Posts Tagged ‘hacker’


FOI Update: China praises ‘handsome’ hero, condemns U.S. ‘double-standard’

Whistle-blower Edward Snowden might be getting flack from Washington about his NSA surveillance exposure, but in China he’s a “handsome” hero, ABC News reports.

Many Chinese have taken to China’s version of Twitter, called Weibo, posting the leaker’s old modeling photos (turns out Snowden had a brief modeling stint). On a Weibo survey, 78 percent of respondents see Snowden as “freedom fighter who is protecting civil liberties,” ABC reports.

Snowden first told the Guardian he chose Hong Kong for his hideout because “they have a spirited commitment to free speech and the right of political dissent.”

And the results of the Weibo survey make it look like he’s safe, considering only three percent of respondents support turning him over to the U.S. government, ABC News said.

But even though it looks like China has taken a liking to Snowden, the nation has little patience with the U.S. as a whole since U.S. efforts to hack Chinese correspondence creates a “double standard” after the U.S. complained about Chinese hacking in May.

According to the Guardian, China said U.S. surveillance is testing Sino-U.S. ties and straining an already “soured relationship” on cybersecurity.

Kara Hackett is SPJ’s Pulliam/Kilgore Freedom of Information intern, a freelance writer and a free press enthusiast. Contact her at khackett@spj.org or on Twitter: @KaraHackett.

FOI DAILY DOSE: PBS hacked over WikiLeaks story and Australian Broadcast Corp. slammed for secrecy

PBS website hacked over Frontline episode

For a brief time on May 30, Tupac Shakur lived.

Well, a story posted on the Public Broadcasting System website early Monday morning claimed he was still alive.

The false story, which explained that the famous rapper hadn’t actually died in 1996 and was living in New Zealand, was one of the pranks pulled on the news organization by a group of hackers.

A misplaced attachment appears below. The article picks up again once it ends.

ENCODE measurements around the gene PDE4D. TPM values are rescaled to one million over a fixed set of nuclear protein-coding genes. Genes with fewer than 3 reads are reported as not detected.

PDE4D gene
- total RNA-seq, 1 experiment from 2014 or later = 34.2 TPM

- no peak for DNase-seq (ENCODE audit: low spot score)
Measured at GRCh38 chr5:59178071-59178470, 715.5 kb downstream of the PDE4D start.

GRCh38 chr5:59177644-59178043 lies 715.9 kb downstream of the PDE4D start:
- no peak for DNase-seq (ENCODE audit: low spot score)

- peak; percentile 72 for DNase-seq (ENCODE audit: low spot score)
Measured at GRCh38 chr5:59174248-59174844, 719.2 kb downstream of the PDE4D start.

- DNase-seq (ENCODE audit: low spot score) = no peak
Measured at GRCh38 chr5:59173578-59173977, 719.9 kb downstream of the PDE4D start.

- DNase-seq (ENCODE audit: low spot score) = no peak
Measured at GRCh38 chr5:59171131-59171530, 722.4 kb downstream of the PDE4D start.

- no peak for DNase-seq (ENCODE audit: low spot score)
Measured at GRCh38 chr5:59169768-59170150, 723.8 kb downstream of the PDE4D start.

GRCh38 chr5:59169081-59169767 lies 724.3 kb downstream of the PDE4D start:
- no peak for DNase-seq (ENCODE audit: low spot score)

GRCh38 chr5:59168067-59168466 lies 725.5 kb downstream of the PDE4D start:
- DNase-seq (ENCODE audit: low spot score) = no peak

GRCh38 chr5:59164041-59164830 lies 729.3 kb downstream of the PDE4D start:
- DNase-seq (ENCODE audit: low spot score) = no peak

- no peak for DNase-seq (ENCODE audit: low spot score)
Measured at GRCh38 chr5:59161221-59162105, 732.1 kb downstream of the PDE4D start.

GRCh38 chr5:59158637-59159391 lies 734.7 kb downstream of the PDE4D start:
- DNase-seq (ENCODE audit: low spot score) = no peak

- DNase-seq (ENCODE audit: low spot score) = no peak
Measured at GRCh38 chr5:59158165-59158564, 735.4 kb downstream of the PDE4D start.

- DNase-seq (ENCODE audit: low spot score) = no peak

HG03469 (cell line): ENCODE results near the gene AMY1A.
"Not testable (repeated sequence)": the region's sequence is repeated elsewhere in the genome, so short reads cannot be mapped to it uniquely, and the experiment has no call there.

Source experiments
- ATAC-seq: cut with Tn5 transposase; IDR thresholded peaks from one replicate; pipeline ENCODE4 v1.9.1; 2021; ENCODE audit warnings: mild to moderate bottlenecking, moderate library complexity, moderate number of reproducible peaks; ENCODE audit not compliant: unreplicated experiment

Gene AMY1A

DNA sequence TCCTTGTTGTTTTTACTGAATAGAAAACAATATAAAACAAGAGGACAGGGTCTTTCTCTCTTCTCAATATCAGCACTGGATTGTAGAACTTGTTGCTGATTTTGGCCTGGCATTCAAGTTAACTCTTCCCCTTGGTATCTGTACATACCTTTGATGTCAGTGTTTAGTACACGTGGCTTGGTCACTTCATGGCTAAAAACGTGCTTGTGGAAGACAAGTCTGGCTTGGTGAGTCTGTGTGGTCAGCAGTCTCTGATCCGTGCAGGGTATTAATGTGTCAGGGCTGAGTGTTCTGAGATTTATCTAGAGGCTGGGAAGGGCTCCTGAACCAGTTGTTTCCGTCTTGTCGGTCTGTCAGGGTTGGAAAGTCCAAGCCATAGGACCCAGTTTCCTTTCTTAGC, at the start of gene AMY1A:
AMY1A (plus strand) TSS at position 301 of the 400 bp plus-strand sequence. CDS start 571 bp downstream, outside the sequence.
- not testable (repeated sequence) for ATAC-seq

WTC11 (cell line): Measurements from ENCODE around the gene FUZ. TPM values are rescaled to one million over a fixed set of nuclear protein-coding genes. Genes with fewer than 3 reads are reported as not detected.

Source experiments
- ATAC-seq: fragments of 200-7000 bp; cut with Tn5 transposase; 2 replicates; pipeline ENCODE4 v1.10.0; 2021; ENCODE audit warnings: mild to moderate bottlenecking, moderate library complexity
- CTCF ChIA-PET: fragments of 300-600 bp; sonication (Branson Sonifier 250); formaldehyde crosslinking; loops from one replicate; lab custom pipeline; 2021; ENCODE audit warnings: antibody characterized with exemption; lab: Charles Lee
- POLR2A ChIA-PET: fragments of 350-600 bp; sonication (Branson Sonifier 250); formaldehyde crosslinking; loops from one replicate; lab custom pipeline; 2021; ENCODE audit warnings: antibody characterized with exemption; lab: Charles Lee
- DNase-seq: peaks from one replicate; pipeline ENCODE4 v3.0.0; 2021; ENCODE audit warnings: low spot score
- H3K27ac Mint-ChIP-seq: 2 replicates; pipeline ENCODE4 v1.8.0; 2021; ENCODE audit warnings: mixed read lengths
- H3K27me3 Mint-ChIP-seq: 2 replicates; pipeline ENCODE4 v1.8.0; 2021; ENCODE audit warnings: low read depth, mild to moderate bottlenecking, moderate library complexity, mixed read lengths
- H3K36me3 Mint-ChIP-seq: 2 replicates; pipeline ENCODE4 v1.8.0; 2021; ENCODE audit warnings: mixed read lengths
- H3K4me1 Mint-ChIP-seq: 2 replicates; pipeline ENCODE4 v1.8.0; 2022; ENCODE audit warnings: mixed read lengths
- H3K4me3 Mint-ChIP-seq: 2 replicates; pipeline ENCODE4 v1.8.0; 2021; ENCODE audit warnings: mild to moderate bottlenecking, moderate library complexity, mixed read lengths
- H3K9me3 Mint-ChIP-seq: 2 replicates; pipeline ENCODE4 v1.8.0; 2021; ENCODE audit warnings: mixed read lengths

Lulzsec, an anonymous hacking group, claimed responsibility for the Memorial Day weekend hacking spree. The cyber assault on the website was triggered by the hackers’ disappointment in PBS Frontline’s May 24 “WikiSecrets” episode about whistleblower Bradley Manning that broadcast last week.

The Lulzsec Twitter account includes a May 31 tweet to the WikiLeaks account that says, “@WikiLeaks We hope our hacking gave Bradley Manning a smile. That man deserves something nice.”

In addition to the fake story on Shakur, e-mail addresses and passwords for PBS affiliates, bloggers and third-party media outlets and reporters who signed up for access to PBS clips and photos were also released by the hackers.

They also added a calling card on the website at pbs.org/lulz/ that read “All your base are belong to Lulzsec.”

PBS Frontline released a statement in which the show’s executive producer, David Fanning, called the cyber attack “irresponsible and chilling” and said it was “an attempt to chill independent journalism.”

Australian Broadcasting Corp. FOI controversy

The Australian Broadcasting Corp. (ABC) has refused to release information on its audience data and employee salaries to The Weekend Australian and the Herald Sun, two Australian newspapers.

The ABC is using a programming exemption for FOI that covers documents with “a direct or indirect relationship to program material,” according to an article in the Weekend Australian.

The Herald Sun’s request for information on the ABC’s salaries for its TV and radio personalities was also met with a tight-lipped response by the media corporation.

The controversy stems in part from the fact that the ABC is withholding information despite the fact that it is a taxpayer-funded company.

– Morgan Watkins

Morgan Watkins is SPJ’s summer Pulliam/Kilgore Freedom of Information intern and a University of Florida student. Reach her by email (mwatkins@spj.org) or connect with her on Twitter (@morganwatkins26).

 

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